On Friday 31st January papers were sent to Lincolnshire County Council setting out details of a request for a Judicial Review, in the High Court, of the County Council’s decision on 3rd December 2013 to reduce its statutory Library Service.
The claim was filed in the High Court, London, on Wednesday 29th January 2014.
The request for a Judicial Review has been issued by Public Interest Lawyers, of Eight Hylton Street, Birmingham on behalf of Simon Draper of Lincoln.
The review is asking for the Court to issue an order quashing the Council’s decision to drastically reduce its library provision across the county, made on 3rd December.
The legal papers set out a number of grounds for this request.
- First, that the consultation that preceded the decision was unlawful in that decisions had already been taken before the consultation began.
- The second reason is that the Council failed to take due regard of its obligations under the Public Sector Equality Duty as required by the Equality Act 2010. The Council had already identified that disabled people, older people, young people and women (particularly mothers of young children), were going to be hit by their plans but failed to ensure that the harm this was going to cause was prevented.
- In addition, it is claimed the Council failed to properly consider the proposal by Greenwich Leisure, a charitable social enterprise, to take over the whole Library Service whilst largely maintaining the library network.
- The fourth ground is that, if the cuts go ahead, the County Council Library Service will no longer be a comprehensive and efficient library service, as required by the Public Libraries and Museums Act 1964.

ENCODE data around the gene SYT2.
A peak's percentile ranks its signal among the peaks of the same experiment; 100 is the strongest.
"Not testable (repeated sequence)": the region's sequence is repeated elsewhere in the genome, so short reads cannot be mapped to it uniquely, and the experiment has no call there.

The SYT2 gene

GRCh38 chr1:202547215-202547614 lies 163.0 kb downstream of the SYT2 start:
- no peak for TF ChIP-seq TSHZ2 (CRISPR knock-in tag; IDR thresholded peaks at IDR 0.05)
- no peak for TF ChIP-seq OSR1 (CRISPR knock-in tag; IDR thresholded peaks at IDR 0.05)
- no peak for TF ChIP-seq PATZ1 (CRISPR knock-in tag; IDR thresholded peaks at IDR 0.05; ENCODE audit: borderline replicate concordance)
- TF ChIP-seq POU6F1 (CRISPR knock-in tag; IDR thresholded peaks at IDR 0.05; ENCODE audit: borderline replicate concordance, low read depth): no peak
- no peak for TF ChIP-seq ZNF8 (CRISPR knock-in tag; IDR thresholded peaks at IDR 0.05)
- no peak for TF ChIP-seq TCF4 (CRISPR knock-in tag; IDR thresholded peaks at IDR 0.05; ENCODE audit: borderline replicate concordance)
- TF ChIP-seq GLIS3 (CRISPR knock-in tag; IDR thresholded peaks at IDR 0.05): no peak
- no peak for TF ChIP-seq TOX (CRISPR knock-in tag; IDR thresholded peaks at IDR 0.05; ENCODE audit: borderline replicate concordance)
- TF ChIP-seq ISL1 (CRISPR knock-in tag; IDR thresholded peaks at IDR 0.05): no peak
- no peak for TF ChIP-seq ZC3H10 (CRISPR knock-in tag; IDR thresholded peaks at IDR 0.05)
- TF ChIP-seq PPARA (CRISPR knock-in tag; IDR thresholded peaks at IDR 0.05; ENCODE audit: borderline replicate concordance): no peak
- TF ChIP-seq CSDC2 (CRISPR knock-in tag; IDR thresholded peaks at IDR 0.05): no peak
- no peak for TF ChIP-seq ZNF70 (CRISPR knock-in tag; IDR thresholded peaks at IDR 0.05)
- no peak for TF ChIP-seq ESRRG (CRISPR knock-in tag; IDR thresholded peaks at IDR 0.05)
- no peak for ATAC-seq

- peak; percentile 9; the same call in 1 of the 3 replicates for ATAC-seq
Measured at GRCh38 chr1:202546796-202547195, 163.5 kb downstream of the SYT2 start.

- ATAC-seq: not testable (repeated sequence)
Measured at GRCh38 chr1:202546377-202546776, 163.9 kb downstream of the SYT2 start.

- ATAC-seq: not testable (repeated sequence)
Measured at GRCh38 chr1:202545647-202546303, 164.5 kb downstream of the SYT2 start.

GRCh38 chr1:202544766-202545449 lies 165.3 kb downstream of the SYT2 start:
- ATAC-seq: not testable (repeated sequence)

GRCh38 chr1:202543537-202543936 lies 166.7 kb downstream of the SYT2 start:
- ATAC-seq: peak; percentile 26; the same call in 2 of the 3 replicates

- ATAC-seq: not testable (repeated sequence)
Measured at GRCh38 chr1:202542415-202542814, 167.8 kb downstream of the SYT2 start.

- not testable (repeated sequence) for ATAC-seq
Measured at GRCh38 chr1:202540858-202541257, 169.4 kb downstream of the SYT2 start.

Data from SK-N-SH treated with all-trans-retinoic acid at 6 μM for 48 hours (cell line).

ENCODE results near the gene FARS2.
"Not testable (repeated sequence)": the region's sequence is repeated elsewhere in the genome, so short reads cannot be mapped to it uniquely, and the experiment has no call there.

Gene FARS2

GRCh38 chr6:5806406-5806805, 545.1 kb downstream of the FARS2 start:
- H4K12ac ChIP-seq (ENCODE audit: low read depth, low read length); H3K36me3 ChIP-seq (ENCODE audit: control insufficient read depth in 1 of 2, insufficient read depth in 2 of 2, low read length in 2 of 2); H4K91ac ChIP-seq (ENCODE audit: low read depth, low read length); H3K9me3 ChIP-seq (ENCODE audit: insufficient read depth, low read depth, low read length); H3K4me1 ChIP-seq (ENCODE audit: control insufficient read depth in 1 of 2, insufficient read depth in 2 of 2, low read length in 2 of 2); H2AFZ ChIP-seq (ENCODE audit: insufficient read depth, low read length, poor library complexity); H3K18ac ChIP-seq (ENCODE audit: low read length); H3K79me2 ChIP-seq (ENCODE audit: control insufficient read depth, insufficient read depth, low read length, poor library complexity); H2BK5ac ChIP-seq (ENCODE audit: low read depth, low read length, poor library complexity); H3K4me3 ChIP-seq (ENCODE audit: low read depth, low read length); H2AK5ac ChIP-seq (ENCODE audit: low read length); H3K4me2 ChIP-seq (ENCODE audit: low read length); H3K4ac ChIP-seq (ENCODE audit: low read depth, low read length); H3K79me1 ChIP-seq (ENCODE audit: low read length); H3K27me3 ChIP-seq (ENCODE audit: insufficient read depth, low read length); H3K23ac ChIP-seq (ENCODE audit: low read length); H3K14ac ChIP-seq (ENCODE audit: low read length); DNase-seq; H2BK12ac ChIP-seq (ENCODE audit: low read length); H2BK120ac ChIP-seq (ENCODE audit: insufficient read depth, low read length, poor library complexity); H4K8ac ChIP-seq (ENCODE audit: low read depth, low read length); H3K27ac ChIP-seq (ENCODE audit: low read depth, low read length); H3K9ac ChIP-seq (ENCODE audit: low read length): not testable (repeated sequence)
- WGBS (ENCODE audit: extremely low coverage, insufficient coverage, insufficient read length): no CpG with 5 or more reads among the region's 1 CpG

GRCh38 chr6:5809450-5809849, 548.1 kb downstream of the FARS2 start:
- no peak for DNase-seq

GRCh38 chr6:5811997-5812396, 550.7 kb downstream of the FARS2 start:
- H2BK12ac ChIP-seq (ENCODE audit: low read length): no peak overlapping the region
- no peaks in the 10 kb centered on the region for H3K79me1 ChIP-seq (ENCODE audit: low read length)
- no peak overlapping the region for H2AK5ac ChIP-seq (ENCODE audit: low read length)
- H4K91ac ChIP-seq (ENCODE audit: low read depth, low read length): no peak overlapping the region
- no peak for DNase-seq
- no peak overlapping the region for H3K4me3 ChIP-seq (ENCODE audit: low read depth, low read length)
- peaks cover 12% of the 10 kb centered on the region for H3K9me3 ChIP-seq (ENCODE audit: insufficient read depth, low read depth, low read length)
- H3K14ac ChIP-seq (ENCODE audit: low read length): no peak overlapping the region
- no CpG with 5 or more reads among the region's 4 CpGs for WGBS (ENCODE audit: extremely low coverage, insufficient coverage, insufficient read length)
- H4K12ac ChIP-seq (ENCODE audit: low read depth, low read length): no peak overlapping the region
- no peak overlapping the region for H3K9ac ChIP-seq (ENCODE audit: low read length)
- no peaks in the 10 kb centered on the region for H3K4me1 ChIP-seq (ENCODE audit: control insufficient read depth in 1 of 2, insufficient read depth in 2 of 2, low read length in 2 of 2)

Commenting on the request for a judicial review, Simon Draper said “Timber, who is disabled, and I are devastated that the County Council has decided to close many of the libraries. This will leave the local community with the loss of yet another safe place for young people to study quietly, to learn and for parents to help teach their children to read. Libraries are not just for collecting and returning books, they are part of the community and help cement it together.”
Paul Heron from Public Interest Lawyers said “Great credit should go to Simon for caring enough about the library service in Lincolnshire to bring this legal action. We hope to convince the court that as a matter of law the County Council have not acted correctly in the way they have conducted the consultation process and ignored the wishes of people in Lincolnshire. I would urge all to once again lobby their councillors and ask them not to make these cuts which will devastate the library service if they are carried out.”
Save Lincolnshire Libraries on behalf of all library users in Lincolnshire welcomes the request for a judicial review and is pleased that Simon Draper has taken this step. “We regret that Lincolnshire County Council is steam-rolling ahead with seriously flawed cuts to remove statutory provision for more than thirty libraries rather than listen to 25,000 council tax payers who have actively supported our campaign to Save Lincolnshire’s Libraries,” said Phil Dilks, spokesperson for Save Lincolnshire Libraries.
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SAVE LINCOLNSHIRE LIBRARIES 10.2.2014
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How you can help
The library cuts in Lincolnshire have national implications (read this independent summary here: Lincolnshire Council’s consultation gets into further hot water … and has national implications), so we invite anyone who cares about public libraries in the UK to support us.
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